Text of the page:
In the next couple of weeks you may be planning or participating in events that use hard cooked dyed eggs. This could be an egg hunt or simply for decoration. Take the following precautions from USDA to keep eggs safe to eat.
- When dyeing eggs, after hard cooking them, dye them and return them to the refrigerator within 2 hours. If eggs are to be eaten, use a food-safe coloring. As with all foods, if you are the person dyeing the eggs, be sure to wash your hands before preparing food.
- If you are using hard cooked eggs for decorations, serve within 2 hours or refrigerate and use within 3 to 4 days.
- When using hard cooked eggs for hunting, USDA does not recommend consuming eggs that have been lying on the ground. When eggs are on the ground they can pick up bacteria, especially if the shells are cracked. If the shells crack, bacteria could contaminate the inside. Try to hide eggs where they are protected from dirt, moisture, pets, and other sources of bacteria. The total time for hiding and hunting eggs should not exceed 2 hours. The “found” eggs must be washed, re-refrigerated and eaten within 3 or 4 days of cooking. Better yet, use plastic eggs for hiding and save the hard cooked eggs for eating.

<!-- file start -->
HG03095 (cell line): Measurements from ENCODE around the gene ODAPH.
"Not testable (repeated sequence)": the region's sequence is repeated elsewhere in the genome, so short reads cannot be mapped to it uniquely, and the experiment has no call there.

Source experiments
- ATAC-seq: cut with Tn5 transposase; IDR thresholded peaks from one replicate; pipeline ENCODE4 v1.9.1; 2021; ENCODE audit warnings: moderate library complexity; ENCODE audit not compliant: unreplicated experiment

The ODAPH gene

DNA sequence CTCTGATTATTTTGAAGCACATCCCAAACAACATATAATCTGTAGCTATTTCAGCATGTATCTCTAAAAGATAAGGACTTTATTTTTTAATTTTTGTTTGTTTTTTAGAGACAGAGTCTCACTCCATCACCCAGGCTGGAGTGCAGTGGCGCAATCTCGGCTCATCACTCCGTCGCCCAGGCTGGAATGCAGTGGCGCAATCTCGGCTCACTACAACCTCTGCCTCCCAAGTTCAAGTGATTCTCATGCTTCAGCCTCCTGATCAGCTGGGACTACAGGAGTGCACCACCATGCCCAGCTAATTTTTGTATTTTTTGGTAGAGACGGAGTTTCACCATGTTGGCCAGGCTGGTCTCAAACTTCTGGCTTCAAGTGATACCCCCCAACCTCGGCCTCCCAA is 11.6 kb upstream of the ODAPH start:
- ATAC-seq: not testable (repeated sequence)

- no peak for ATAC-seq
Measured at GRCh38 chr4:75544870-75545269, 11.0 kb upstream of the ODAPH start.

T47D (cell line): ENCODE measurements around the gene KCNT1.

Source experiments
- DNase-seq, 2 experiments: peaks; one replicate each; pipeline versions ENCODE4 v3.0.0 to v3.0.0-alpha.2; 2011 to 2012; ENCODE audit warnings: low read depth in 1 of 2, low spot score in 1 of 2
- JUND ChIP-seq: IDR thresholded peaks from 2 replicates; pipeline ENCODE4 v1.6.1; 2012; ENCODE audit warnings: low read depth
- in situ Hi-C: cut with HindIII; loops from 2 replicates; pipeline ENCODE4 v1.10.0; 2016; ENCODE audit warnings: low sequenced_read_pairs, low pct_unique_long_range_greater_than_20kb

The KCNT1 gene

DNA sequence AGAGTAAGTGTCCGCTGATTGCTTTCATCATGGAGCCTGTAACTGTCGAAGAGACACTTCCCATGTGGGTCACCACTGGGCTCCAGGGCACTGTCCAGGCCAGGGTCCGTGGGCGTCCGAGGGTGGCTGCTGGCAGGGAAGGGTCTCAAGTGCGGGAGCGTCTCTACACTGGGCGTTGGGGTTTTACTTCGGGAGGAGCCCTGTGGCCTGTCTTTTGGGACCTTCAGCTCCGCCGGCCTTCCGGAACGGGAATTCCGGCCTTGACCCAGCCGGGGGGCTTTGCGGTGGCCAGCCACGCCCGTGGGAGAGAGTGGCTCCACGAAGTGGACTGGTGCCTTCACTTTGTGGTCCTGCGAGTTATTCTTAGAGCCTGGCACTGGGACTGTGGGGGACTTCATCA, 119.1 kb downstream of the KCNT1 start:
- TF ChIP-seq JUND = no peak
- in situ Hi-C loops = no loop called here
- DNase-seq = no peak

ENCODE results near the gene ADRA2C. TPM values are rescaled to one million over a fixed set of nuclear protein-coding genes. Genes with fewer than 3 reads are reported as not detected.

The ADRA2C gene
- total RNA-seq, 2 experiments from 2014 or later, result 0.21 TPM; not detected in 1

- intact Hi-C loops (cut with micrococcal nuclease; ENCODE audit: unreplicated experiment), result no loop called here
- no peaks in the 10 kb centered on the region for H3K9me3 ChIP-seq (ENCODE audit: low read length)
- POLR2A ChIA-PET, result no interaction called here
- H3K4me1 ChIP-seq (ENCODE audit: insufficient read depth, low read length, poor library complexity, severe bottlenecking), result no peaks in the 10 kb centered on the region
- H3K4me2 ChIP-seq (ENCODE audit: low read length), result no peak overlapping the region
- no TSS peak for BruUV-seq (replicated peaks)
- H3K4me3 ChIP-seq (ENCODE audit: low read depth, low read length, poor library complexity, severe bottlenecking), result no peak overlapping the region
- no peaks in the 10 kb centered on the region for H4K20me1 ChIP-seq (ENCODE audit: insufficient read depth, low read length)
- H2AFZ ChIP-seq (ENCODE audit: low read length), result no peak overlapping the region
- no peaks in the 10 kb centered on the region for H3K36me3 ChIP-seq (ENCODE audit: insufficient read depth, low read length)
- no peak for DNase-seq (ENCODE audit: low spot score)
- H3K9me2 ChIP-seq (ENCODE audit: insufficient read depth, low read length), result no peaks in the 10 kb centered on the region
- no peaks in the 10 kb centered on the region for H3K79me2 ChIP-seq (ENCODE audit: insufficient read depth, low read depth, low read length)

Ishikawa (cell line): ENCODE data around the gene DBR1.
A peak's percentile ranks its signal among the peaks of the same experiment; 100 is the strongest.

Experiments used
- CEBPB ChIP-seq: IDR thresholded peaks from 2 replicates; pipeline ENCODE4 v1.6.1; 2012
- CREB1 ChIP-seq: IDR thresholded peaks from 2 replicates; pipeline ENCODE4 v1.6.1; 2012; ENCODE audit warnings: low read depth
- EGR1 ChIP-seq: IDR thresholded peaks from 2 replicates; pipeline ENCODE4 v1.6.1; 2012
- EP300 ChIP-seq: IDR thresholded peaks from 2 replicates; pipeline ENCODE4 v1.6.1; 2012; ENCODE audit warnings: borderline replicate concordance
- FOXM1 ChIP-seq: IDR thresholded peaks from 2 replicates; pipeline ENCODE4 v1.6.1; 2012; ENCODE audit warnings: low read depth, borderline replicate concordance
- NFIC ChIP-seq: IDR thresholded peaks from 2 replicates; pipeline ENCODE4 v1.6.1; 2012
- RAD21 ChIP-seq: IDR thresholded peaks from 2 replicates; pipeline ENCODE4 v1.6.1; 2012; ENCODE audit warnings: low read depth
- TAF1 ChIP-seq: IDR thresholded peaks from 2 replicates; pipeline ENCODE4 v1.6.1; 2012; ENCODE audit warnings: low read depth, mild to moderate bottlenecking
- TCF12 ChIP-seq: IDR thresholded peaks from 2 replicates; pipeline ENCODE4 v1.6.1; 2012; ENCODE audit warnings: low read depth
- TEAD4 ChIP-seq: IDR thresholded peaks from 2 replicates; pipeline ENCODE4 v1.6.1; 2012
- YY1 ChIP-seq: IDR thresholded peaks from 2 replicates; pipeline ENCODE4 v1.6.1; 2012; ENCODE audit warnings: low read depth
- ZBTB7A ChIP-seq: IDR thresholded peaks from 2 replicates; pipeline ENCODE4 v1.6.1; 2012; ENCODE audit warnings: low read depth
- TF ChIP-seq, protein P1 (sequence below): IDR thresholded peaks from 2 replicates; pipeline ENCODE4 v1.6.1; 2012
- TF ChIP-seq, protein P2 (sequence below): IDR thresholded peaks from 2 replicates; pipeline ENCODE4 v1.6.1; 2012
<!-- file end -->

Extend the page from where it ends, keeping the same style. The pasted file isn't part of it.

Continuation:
- For decorating, you might also want to blow out eggshells. Because some raw eggs may contain Salmonella, you must use caution when blowing out the contents to hollow out the shell for decorating. Use only eggs that have been kept refrigerated and are uncracked. To destroy bacteria that may be present on the surface of the egg, wash the egg in hot water and then rinse in a solution of 1 teaspoon liquid chlorine bleach per half cup of water. After blowing out the egg, refrigerate the contents and use within 3 or 4 days.
Enjoy your events, but keep them safe!
Source: USDA: Shell Eggs from Farm to Table, August 2013.
Written by: Linnette Goard, Field Specialist, Food Safety, Selection and Management, Family & Consumer Sciences, Ohio State University Extension, email@example.com
Reviewed by: Melinda Hill, Extension Educator, Family and Consumer Sciences, Ohio State University Extension.